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The identifying a project risk

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Let us first define what project risk is, project risk is an uncertain event that, if occurs, has a positive or a negative effect on at least one project objective. A risk may have one or more causes and, if it occurs, one or more impacts. Over here we will define what are the risks associated with a new project, how to define, measure and control those risk. This combine process is called risk management.

Identifying Risk

For any effective identification of the risk involved in a project, there has to be certain corporate culture: (Young-Hoon Kwak, 2005)

  1. The managers should support honest and realistic risk assessment, even if they indicate problems with the project.
  2. The managers should be encouraged to talk openly about the risk involved without any fear of reprurcussions.
  3. Create an atmosphere where, talking about any kind of risk is allowed.
  4. Other key factor in risk assessment is collecting realistic and high quality data.

Creating the right kind of atmosphere is only the first step in risk identification (Paul C. Dinsmore et al, 2005)Overall risk identification is a process to identify various potential risks in a project. Ideally a project manager would create a project risk register, where he would include all the identified risk, he would also earmark the nature of each risk, the step in which it may occur, the kind of effect it may have on the project and the solution for it. (Paul C. Dinsmore et al, 2005)This risk register is not static in nature but is dynamic and keeps on changing with each new step in the project. Risk identification is continuous process, new risks may come to light as the project progresses and previously-identified risks may drop out. Another key to risk identification is involving the right kind of people in risk identification process. Some of the key person that should be involved in all the risk identification process are risk management team, project team (they should be involved in the process so that the project team can develop a sense of ownership of responsibilities for the risks involved) members, project manager, experts both from the project and from outside the project team, customers, end users, other project managers, stakeholders(Stakeholders outside the project team may provide additional objective information), and risk management experts.(Dennis Lock, 2007) While these personnel are often key participants for risk identification, all project personnel should be encouraged to identify risks. The potential risk can be identified using:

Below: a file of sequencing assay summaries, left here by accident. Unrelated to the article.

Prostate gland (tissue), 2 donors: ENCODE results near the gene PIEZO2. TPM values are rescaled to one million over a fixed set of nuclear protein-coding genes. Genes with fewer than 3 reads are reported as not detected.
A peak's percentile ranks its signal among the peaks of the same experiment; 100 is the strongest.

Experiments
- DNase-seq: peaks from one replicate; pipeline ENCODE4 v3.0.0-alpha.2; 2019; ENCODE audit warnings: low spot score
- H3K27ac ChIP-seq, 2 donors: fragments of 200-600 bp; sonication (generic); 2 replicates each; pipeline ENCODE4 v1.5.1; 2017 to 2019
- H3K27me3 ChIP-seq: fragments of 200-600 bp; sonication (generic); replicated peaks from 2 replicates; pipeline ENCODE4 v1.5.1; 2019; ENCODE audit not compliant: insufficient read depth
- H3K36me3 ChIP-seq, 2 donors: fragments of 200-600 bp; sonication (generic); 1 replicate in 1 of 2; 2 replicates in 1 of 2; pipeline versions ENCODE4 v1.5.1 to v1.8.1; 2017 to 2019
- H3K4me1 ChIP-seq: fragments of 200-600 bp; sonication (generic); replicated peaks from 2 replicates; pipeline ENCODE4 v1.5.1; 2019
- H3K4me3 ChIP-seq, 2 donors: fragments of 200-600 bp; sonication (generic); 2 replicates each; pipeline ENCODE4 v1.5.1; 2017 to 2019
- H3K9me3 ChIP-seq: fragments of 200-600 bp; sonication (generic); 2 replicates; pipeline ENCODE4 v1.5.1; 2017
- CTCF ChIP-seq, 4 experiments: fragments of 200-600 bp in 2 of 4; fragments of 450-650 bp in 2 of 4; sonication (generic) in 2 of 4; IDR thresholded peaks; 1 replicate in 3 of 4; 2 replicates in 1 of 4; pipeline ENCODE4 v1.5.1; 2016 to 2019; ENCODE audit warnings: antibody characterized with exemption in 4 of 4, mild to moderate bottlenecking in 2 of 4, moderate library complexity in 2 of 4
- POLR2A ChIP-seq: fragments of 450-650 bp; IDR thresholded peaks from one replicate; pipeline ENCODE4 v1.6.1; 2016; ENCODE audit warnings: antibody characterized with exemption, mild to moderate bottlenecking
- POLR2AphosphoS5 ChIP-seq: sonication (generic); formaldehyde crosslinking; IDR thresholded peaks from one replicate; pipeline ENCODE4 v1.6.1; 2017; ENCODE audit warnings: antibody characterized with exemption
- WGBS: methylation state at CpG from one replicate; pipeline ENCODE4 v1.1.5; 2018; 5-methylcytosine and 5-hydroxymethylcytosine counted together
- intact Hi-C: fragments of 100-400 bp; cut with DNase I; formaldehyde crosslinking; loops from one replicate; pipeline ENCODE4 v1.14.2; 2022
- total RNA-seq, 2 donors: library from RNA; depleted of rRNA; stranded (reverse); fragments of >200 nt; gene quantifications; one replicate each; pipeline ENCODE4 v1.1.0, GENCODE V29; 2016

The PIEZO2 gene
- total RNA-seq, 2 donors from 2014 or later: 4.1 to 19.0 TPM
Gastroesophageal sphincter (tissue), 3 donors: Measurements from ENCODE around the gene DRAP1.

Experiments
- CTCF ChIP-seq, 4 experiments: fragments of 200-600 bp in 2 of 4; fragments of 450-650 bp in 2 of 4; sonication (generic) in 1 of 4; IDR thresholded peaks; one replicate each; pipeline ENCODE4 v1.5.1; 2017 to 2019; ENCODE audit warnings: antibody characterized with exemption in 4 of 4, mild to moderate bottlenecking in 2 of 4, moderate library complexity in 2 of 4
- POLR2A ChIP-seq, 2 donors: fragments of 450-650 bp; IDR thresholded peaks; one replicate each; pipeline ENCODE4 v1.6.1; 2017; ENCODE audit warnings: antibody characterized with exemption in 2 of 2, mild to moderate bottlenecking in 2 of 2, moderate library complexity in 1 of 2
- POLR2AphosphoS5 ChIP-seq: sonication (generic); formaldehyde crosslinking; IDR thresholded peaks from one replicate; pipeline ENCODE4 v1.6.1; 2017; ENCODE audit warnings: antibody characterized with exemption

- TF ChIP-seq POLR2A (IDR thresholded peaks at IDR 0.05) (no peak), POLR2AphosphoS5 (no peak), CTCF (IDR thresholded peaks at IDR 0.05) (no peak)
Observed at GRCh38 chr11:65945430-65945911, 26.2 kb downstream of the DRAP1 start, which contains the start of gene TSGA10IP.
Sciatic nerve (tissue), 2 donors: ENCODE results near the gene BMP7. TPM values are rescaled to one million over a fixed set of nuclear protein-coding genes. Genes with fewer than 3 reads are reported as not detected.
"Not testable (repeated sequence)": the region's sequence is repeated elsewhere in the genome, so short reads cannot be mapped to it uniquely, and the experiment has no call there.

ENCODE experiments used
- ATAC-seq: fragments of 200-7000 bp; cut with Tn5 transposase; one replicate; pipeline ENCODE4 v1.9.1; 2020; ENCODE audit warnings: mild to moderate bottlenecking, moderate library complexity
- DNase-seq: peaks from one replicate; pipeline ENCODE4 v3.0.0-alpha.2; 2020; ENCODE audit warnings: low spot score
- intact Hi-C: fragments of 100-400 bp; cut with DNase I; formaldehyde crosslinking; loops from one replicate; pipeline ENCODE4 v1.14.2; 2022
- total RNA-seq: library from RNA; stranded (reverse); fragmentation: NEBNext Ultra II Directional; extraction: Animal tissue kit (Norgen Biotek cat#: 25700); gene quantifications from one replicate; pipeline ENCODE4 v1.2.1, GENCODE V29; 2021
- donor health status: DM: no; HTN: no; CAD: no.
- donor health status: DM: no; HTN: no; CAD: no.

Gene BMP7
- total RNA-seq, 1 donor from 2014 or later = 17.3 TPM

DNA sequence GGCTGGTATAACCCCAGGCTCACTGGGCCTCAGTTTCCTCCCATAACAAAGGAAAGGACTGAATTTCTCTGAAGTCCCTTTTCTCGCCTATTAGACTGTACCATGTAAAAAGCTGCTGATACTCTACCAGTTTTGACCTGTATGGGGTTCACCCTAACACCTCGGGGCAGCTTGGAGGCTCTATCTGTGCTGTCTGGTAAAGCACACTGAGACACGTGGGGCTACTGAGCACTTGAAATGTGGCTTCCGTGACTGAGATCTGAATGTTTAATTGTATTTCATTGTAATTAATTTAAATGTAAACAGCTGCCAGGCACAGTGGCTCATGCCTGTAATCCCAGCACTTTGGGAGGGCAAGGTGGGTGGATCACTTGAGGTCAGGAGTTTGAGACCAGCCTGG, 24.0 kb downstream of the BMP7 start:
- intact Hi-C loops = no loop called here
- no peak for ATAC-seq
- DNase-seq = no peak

1. A risk break down structure, over here various risk are identified according to the stages of project cycle.
  2. Managers own knowledge of the previous projects and by cross referencing similar projects done by others.
  3. Consulting experts from the same field.

After proper identification of the risk, the next important step would be to determine the cause of the risk involved its impact on the project objective. The project risk register should ideally contain the identified risk followed by cause of the risk, the condition under which it may occur, the impact it may have on the project and finally the solution for it. Also it is important to note here that all type of risk should be identified, even the risk that can't be tackled with like risk of project delay due to weather conditions. Some of the risks that may occur are:

Design Risks

This type of risk arise due to design of the project, some of the design risk are design incomplete, Inaccurate assumptions on technical issues in planning stage, surveys incomplete, hazardous waste site analysis incomplete, unforeseen design exceptions, Incomplete quantity estimates etc.

External Risks